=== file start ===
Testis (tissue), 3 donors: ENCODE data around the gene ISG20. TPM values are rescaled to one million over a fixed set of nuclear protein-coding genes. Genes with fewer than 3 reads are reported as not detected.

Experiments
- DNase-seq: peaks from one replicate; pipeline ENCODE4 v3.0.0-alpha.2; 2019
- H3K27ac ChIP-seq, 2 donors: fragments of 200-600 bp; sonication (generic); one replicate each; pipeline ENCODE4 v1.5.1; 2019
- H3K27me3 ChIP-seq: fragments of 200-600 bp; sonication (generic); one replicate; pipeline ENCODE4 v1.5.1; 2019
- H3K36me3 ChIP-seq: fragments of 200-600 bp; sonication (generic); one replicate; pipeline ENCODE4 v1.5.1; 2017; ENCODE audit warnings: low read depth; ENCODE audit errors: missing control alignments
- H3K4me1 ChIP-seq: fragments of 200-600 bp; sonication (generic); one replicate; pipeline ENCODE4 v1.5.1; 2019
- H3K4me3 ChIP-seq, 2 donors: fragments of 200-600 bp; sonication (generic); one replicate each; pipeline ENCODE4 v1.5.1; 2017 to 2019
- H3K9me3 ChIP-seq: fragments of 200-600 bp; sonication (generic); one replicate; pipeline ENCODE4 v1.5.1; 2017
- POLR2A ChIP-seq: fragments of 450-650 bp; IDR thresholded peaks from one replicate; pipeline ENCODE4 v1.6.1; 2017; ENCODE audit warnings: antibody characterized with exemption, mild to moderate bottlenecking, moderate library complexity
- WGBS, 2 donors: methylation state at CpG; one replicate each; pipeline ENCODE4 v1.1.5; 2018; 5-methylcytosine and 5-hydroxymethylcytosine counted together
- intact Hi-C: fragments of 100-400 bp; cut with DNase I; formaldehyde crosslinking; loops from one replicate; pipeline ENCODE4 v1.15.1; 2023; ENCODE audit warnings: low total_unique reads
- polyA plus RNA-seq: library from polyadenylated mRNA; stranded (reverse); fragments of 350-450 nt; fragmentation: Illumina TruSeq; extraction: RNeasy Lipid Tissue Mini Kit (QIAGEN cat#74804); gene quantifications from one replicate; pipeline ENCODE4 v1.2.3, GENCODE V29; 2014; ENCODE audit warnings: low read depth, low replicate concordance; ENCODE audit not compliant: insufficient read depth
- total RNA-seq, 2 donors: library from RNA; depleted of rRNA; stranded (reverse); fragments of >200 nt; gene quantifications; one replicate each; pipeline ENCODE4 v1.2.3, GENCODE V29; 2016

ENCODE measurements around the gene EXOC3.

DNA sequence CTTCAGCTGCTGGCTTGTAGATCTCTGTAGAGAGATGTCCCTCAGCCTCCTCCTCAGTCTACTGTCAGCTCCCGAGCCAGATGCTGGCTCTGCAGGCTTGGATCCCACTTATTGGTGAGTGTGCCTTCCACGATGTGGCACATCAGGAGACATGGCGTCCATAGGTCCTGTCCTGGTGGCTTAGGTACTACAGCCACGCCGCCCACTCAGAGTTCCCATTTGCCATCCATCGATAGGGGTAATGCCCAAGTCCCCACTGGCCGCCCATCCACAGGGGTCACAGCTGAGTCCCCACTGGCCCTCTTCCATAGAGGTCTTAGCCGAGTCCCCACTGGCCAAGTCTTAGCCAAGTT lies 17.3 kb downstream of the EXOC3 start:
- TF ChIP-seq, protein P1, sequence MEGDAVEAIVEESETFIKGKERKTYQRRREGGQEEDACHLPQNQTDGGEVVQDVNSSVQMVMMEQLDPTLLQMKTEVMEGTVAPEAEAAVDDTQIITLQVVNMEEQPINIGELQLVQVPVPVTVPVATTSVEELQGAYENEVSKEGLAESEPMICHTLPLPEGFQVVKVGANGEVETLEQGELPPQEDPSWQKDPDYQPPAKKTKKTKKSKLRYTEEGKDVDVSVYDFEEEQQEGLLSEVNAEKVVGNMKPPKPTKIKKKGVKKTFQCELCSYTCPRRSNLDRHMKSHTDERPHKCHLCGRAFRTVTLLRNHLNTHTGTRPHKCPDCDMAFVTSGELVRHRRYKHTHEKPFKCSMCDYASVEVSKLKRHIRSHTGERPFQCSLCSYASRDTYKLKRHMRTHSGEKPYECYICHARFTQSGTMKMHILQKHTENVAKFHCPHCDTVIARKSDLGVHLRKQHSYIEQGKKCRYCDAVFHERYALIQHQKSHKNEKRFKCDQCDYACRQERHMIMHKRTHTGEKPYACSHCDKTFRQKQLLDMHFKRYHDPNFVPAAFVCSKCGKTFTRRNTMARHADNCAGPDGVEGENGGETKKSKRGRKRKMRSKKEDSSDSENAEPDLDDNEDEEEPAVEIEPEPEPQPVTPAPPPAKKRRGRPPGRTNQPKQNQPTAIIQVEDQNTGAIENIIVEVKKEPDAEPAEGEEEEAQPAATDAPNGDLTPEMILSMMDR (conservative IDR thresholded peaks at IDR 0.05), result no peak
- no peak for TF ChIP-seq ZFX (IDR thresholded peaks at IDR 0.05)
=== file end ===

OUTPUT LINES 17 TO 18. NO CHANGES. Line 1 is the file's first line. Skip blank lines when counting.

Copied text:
- TF ChIP-seq, protein P1, sequence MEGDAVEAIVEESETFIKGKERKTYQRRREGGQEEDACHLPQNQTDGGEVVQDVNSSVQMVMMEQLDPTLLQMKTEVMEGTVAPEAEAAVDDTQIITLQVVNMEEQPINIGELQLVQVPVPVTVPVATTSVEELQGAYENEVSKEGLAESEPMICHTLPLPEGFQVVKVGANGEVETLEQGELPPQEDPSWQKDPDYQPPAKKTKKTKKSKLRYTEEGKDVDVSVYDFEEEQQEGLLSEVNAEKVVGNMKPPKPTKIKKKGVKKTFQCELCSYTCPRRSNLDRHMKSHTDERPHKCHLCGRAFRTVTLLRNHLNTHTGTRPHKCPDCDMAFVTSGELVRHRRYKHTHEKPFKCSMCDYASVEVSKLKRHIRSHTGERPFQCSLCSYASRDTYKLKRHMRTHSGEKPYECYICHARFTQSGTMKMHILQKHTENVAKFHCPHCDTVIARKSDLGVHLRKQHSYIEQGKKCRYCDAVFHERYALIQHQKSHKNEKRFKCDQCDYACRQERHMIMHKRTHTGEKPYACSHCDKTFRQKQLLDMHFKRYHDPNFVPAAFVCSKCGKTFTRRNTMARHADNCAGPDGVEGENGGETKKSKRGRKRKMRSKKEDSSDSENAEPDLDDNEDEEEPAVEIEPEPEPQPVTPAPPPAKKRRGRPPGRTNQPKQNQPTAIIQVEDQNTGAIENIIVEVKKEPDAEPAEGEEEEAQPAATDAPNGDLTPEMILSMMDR (conservative IDR thresholded peaks at IDR 0.05), result no peak
- no peak for TF ChIP-seq ZFX (IDR thresholded peaks at IDR 0.05)